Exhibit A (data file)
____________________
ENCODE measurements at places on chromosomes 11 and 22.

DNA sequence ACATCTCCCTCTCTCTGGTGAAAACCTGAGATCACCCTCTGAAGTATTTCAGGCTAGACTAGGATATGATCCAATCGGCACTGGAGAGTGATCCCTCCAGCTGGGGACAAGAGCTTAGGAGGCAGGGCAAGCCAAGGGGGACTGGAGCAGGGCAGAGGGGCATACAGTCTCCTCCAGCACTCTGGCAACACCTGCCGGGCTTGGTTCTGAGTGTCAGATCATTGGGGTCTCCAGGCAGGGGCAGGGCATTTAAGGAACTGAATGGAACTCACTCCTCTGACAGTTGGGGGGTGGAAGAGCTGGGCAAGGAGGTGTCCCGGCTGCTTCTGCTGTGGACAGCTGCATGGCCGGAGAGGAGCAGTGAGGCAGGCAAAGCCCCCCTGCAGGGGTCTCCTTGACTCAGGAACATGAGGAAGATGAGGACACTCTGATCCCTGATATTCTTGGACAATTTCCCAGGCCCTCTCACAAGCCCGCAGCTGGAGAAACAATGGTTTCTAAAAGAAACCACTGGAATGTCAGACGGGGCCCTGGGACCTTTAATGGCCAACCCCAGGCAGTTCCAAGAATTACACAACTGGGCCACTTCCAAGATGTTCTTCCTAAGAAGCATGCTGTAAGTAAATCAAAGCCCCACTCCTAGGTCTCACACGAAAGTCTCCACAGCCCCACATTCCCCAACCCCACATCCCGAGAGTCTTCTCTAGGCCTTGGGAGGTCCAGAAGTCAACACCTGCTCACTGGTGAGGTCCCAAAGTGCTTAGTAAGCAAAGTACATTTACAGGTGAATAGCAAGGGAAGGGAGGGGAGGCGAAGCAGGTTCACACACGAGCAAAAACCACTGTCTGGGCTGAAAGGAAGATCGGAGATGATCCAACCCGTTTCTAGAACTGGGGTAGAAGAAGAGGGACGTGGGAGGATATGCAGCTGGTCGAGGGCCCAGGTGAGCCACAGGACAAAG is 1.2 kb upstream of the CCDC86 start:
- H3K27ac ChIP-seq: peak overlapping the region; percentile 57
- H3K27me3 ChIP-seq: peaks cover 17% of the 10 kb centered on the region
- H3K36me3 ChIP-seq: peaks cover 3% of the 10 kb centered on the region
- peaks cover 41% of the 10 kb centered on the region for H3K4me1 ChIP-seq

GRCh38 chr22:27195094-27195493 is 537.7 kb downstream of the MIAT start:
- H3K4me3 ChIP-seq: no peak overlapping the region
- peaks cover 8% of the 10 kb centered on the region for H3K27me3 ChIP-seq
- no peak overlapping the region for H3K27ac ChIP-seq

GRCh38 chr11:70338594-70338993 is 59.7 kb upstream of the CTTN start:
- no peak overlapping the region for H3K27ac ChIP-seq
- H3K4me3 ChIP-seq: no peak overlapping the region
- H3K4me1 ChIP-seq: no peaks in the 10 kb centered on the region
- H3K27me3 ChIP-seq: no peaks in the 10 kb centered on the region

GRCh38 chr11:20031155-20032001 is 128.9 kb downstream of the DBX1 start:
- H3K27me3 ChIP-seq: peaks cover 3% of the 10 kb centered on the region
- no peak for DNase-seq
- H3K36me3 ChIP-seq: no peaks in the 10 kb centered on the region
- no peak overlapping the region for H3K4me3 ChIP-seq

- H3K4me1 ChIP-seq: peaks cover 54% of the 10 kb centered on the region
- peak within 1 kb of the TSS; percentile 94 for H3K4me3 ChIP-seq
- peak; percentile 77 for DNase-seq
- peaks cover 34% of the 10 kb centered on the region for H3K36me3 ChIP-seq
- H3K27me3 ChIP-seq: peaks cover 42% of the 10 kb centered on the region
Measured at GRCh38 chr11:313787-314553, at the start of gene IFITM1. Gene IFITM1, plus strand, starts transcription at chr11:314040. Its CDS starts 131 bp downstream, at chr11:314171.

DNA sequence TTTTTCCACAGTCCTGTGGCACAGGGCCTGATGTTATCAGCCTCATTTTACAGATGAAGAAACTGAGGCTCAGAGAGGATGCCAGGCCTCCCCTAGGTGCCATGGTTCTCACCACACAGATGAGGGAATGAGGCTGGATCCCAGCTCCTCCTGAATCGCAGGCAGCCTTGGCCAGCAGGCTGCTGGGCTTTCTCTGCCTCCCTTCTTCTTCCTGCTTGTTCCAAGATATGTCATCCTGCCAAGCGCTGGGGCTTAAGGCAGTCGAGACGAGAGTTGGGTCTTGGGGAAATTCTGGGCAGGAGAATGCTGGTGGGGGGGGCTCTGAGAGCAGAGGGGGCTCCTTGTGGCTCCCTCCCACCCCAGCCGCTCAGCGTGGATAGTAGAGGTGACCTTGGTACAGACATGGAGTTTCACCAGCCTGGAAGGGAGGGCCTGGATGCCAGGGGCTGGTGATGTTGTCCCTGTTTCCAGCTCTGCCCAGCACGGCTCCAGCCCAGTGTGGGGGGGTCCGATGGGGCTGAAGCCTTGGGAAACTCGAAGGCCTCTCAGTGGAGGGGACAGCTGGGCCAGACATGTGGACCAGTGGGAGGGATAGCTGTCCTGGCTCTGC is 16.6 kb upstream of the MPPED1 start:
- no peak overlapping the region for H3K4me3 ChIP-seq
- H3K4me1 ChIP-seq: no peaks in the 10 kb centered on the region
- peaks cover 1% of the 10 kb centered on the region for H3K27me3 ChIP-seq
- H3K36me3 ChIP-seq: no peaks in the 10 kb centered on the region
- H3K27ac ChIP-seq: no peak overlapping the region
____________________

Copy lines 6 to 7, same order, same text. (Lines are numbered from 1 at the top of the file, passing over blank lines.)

- peaks cover 41% of the 10 kb centered on the region for H3K4me1 ChIP-seq

GRCh38 chr22:27195094-27195493 is 537.7 kb downstream of the MIAT start: